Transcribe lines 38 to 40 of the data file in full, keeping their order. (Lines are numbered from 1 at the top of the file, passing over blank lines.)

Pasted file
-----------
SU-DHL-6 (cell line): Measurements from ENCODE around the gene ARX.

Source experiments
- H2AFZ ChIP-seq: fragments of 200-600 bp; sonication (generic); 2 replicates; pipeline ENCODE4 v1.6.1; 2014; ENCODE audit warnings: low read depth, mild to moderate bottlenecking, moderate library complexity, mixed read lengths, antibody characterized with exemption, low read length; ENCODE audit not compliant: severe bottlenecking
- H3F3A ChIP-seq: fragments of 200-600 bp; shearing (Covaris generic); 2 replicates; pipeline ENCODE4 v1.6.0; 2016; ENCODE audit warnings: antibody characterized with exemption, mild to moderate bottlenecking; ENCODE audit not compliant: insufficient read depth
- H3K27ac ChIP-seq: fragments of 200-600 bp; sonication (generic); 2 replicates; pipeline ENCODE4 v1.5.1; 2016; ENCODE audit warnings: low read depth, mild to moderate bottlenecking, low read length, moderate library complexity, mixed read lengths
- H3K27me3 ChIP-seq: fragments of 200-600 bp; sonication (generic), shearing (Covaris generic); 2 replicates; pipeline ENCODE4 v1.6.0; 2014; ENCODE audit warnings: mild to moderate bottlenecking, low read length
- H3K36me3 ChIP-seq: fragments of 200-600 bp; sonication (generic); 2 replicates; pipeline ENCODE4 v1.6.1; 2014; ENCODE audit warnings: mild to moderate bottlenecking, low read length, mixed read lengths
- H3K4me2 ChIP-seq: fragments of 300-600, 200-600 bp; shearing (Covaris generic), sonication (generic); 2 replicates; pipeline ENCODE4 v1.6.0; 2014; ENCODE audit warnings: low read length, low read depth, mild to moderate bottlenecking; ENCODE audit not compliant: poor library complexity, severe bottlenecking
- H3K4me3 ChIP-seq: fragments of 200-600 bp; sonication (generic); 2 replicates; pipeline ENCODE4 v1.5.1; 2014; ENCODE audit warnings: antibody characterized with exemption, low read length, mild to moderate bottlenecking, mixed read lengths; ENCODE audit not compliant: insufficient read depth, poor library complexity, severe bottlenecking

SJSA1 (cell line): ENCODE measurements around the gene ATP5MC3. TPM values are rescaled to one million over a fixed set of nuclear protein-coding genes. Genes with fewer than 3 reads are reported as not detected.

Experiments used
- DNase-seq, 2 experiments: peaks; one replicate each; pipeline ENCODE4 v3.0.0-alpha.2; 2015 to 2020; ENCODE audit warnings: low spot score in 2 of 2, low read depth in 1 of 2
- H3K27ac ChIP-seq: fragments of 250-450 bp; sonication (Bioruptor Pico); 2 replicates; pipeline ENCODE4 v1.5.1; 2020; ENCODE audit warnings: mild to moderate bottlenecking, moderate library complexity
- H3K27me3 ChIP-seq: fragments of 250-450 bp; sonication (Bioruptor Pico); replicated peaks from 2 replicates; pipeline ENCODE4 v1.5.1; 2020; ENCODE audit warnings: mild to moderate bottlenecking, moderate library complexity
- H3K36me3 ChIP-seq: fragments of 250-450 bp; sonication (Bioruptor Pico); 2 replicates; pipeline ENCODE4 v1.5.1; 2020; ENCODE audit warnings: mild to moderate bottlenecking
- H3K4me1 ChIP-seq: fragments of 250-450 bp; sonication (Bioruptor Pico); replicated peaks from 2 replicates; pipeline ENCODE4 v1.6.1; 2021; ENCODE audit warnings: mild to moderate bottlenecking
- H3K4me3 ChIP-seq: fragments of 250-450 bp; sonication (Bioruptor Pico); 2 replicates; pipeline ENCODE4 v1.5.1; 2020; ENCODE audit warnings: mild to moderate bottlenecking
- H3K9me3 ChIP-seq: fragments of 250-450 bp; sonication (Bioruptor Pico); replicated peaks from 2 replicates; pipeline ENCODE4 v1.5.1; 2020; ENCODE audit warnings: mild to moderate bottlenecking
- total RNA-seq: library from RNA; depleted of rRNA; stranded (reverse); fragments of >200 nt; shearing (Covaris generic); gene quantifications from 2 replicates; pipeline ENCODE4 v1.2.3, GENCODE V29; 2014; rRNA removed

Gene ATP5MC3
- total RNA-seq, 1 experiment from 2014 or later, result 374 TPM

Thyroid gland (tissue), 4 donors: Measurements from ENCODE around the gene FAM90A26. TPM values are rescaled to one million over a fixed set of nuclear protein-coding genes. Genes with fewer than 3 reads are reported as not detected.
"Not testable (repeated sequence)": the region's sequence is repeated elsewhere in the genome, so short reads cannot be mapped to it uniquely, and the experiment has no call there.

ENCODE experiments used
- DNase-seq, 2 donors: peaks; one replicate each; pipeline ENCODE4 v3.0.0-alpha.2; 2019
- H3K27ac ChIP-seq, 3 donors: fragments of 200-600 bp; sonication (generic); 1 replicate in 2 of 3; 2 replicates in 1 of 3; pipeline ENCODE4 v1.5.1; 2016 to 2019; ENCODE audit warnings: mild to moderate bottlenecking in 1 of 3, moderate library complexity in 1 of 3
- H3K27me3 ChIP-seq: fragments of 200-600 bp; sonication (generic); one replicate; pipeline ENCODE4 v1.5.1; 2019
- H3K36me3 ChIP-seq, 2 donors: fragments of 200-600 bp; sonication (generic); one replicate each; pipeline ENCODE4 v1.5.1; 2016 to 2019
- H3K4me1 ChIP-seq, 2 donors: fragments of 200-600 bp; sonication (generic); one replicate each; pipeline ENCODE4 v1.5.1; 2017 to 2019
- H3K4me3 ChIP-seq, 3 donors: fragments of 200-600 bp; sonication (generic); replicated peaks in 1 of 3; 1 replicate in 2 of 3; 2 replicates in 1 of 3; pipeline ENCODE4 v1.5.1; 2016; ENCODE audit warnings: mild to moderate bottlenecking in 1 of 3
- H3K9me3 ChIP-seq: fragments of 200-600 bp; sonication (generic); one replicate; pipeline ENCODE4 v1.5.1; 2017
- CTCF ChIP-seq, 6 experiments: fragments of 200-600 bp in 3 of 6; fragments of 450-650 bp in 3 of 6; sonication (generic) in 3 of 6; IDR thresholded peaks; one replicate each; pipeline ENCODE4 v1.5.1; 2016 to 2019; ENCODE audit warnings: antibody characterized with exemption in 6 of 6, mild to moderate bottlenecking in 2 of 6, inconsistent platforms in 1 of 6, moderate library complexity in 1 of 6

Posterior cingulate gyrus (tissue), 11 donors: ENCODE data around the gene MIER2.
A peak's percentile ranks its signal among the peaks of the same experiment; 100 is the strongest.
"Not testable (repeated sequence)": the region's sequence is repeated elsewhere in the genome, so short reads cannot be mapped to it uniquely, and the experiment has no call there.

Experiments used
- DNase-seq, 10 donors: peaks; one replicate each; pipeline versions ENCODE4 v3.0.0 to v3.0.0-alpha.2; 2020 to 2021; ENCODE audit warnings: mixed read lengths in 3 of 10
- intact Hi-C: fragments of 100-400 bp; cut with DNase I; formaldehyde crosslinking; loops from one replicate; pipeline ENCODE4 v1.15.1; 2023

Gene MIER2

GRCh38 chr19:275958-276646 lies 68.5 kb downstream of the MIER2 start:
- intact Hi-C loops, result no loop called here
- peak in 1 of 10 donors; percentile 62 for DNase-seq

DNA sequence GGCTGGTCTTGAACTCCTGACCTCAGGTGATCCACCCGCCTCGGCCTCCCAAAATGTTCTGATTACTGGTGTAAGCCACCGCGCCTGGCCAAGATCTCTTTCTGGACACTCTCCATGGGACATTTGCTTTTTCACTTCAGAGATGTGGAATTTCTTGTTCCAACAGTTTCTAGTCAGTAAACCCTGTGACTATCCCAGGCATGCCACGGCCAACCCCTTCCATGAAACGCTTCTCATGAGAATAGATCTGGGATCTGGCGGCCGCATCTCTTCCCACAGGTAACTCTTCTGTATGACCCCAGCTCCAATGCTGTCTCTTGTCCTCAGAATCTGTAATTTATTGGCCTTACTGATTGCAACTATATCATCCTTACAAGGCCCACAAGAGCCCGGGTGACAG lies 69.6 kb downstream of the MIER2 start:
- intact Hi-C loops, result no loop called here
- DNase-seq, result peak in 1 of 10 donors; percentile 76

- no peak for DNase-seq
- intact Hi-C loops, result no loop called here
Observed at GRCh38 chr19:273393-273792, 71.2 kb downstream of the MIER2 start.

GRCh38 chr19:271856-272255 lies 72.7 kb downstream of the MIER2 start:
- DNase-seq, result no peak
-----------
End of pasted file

- intact Hi-C: fragments of 100-400 bp; cut with DNase I; formaldehyde crosslinking; loops from one replicate; pipeline ENCODE4 v1.15.1; 2023

Gene MIER2

GRCh38 chr19:275958-276646 lies 68.5 kb downstream of the MIER2 start: